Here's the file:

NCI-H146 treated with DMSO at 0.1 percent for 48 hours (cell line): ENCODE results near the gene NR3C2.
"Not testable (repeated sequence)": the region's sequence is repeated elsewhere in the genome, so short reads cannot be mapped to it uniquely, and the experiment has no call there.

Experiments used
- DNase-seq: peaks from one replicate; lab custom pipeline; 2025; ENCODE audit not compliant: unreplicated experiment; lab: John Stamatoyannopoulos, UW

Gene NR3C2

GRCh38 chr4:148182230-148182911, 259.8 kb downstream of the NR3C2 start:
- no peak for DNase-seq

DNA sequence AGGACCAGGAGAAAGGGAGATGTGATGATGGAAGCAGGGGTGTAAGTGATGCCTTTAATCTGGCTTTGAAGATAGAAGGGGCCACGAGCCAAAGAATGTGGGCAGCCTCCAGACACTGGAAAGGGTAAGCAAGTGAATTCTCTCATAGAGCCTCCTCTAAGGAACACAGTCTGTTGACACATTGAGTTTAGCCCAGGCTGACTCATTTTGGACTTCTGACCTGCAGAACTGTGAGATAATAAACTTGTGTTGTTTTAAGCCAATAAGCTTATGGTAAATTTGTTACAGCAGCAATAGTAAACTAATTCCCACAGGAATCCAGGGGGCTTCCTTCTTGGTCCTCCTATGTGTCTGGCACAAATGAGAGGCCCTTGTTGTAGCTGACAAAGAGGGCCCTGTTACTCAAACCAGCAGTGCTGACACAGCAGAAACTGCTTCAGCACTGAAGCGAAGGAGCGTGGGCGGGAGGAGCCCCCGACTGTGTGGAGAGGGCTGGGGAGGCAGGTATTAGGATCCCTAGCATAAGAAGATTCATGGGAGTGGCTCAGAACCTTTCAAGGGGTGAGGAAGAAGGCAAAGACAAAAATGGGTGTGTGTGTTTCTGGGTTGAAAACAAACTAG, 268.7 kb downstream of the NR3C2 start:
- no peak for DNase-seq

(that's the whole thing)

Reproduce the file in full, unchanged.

NCI-H146 treated with DMSO at 0.1 percent for 48 hours (cell line): ENCODE results near the gene NR3C2.
"Not testable (repeated sequence)": the region's sequence is repeated elsewhere in the genome, so short reads cannot be mapped to it uniquely, and the experiment has no call there.

Experiments used
- DNase-seq: peaks from one replicate; lab custom pipeline; 2025; ENCODE audit not compliant: unreplicated experiment; lab: John Stamatoyannopoulos, UW

Gene NR3C2

GRCh38 chr4:148182230-148182911, 259.8 kb downstream of the NR3C2 start:
- no peak for DNase-seq

DNA sequence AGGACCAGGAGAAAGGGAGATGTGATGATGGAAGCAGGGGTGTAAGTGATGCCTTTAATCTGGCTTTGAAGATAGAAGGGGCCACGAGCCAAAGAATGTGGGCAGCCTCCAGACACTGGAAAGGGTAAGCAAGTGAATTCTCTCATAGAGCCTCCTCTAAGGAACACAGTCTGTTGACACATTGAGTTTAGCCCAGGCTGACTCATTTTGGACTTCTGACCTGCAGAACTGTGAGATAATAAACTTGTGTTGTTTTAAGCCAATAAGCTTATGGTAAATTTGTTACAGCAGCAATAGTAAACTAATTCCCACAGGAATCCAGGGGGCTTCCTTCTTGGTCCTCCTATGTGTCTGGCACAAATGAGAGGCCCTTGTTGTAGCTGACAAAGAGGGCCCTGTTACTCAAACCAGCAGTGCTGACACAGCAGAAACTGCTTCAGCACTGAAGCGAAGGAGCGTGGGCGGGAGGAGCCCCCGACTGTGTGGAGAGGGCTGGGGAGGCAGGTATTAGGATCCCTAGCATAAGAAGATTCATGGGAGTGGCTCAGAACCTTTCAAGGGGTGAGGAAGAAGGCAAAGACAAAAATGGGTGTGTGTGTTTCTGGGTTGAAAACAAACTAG, 268.7 kb downstream of the NR3C2 start:
- no peak for DNase-seq